“But not to be tedious in enumerating the numerous changes for the better, allow me to allude to one other though last, not least. The new constitution has put at rest, forever, all the agitating questions relating to our peculiar institution African slavery as it exists amongst us the proper status of the negro in our form of civilization. This was the immediate cause of the late rupture and present revolution. Jefferson in his forecast, had anticipated this, as the “rock upon which the old Union would split.” He was right. What was conjecture with him, is now a realized fact. But whether he fully comprehended the great truth upon which that rock stood and stands, may be doubted. The prevailing ideas entertained by him and most of the leading statesmen at the time of the formation of the old constitution, were that the enslavement of the African was in violation of the laws of nature; that it was wrong in principle, socially, morally, and politically. It was an evil they knew not well how to deal with, but the general opinion of the men of that day was that, somehow or other in the order of Providence, the institution would be evanescent and pass away. This idea, though not incorporated in the constitution, was the prevailing idea at that time. The constitution, it is true, secured every essential guarantee to the institution while it should last, and hence no argument can be justly urged against the constitutional guarantees thus secured, because of the common sentiment of the day. Those ideas, however, were fundamentally wrong. They rested upon the assumption of the equality of races. This was an error. It was a sandy foundation, and the government built upon it fell when the “storm came and the wind blew.”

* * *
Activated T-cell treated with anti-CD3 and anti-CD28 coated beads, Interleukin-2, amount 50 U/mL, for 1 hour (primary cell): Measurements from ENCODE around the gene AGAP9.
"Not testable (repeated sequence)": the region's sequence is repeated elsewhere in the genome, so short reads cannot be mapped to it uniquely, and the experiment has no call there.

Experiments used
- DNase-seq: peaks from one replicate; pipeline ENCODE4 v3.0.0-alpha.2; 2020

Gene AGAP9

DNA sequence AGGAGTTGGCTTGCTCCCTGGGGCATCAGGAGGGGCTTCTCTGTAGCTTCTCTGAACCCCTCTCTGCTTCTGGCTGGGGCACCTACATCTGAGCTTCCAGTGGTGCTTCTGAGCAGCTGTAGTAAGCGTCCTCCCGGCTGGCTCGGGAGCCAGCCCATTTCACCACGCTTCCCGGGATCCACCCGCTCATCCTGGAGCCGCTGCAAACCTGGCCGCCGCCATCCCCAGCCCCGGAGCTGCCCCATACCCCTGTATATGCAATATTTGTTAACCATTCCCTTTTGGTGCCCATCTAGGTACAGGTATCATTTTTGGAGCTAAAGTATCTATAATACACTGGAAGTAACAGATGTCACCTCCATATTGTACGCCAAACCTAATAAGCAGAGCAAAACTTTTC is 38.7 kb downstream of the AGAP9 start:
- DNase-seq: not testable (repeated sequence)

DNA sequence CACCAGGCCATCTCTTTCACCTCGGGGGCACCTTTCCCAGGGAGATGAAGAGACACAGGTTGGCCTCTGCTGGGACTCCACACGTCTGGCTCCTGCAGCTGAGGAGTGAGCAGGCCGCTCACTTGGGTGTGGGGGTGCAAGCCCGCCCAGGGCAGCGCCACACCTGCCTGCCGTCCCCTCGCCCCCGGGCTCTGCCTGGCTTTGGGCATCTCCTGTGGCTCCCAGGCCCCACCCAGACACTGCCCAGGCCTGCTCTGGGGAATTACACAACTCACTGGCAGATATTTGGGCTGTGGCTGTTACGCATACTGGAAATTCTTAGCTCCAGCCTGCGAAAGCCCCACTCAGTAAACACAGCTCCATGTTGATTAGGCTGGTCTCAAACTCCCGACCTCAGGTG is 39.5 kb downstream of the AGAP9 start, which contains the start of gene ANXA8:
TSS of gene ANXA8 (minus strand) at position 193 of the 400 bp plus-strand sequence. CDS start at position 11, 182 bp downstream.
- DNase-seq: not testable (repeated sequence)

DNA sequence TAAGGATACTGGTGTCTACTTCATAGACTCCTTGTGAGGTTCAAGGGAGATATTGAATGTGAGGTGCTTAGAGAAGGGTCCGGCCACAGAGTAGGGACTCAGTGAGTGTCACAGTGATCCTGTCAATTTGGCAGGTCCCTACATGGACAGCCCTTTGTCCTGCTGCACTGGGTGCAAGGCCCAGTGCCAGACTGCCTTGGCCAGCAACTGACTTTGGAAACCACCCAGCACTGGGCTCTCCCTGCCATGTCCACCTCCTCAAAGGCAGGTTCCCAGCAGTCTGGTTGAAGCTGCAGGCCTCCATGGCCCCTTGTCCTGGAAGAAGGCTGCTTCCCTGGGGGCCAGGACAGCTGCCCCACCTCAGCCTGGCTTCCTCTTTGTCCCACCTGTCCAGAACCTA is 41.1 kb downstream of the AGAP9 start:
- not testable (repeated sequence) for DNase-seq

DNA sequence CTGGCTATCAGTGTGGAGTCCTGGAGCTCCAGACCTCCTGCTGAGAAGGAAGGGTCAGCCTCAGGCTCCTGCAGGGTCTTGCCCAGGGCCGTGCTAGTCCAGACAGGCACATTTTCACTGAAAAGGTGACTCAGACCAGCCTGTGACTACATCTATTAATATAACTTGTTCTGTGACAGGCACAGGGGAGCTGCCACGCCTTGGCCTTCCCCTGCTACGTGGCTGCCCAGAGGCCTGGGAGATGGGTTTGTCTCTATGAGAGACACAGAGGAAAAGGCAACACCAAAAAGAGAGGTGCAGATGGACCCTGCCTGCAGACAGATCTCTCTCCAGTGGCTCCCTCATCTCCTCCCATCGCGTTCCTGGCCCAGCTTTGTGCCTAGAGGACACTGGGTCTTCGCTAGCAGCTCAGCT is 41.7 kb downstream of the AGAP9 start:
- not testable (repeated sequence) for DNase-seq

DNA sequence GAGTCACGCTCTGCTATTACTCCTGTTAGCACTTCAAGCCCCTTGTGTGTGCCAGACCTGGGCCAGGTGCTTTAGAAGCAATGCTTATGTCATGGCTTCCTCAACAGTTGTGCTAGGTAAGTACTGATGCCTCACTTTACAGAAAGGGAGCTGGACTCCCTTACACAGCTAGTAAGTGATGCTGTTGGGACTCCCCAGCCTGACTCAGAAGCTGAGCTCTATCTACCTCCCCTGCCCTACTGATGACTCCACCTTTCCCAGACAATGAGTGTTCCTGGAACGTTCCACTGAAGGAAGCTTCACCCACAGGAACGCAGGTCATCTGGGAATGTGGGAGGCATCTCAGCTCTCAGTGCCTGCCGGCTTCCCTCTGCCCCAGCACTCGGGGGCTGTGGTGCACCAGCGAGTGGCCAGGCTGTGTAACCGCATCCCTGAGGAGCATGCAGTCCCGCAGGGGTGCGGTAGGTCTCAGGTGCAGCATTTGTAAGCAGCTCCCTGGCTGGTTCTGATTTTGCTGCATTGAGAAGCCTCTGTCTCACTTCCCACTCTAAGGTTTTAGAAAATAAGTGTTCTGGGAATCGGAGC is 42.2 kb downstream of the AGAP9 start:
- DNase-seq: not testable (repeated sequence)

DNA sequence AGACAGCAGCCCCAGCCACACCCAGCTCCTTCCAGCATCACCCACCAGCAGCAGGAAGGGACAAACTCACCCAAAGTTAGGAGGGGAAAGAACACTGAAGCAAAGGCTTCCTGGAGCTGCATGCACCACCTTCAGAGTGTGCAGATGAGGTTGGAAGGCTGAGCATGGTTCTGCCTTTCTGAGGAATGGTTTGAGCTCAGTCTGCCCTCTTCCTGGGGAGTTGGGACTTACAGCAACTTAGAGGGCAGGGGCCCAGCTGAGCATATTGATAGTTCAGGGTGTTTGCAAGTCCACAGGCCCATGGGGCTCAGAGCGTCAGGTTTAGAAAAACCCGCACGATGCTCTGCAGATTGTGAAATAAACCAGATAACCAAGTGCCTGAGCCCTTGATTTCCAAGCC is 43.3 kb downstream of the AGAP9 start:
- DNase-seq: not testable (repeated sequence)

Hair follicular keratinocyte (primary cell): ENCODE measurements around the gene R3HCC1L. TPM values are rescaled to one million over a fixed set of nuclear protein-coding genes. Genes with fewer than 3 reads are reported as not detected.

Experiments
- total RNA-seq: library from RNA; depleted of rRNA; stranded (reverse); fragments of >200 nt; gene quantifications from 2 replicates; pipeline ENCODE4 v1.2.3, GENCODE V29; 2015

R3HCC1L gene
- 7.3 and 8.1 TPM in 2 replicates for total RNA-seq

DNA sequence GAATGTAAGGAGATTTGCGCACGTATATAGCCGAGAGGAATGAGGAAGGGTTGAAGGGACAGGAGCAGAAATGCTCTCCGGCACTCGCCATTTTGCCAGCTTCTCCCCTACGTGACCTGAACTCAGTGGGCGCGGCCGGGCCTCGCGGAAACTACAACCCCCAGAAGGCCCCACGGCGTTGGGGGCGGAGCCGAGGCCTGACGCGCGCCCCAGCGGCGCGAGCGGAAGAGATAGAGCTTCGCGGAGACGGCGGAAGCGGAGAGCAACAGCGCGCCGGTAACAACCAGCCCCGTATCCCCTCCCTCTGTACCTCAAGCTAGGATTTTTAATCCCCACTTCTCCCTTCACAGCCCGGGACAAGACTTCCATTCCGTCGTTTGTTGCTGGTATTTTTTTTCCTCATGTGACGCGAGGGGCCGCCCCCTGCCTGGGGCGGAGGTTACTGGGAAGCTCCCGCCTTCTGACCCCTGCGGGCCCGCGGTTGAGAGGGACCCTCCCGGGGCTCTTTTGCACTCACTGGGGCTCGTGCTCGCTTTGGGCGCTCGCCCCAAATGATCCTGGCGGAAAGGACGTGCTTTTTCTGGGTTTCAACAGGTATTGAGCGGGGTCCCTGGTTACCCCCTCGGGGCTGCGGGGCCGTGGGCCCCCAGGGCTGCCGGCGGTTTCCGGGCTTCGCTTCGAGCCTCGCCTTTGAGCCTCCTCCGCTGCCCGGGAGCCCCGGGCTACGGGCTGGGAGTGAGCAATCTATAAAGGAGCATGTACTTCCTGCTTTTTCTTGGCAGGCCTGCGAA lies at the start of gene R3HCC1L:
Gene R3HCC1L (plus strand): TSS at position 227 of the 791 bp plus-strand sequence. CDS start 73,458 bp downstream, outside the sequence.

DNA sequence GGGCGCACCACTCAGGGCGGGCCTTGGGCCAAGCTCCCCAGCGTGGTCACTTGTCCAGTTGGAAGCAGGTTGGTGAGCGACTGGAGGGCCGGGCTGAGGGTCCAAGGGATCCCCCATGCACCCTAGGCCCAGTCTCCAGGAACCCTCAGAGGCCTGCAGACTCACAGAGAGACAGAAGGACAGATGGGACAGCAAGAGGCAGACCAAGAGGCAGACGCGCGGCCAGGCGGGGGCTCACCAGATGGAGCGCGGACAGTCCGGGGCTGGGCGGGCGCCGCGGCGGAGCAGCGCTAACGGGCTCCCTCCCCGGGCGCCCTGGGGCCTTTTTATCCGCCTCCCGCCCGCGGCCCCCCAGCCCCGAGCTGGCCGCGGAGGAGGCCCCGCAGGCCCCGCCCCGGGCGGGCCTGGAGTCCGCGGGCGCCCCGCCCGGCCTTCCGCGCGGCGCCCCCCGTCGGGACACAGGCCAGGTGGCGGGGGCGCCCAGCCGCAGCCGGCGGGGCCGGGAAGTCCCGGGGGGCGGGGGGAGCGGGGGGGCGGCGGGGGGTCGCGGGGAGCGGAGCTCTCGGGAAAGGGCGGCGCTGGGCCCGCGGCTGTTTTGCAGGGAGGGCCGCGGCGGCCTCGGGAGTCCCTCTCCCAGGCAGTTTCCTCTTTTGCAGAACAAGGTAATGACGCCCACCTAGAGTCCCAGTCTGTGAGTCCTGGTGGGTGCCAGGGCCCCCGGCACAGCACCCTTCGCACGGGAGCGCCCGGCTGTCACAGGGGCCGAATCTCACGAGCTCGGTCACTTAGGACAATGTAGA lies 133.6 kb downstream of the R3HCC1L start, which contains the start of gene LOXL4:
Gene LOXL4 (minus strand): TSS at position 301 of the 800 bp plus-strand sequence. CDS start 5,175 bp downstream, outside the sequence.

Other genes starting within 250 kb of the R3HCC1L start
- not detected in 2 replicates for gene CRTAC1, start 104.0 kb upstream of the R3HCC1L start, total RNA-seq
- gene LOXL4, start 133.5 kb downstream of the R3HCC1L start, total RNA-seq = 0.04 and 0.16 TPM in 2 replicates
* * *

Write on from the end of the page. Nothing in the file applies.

Our new government is founded upon exactly the opposite idea; its foundations are laid, its corner- stone rests, upon the great truth that the negro is not equal to the white man; that slavery subordination to the superior race is his natural and normal condition. This, our new government, is the first, in the history of the world, based upon this great physical, philosophical, and moral truth.”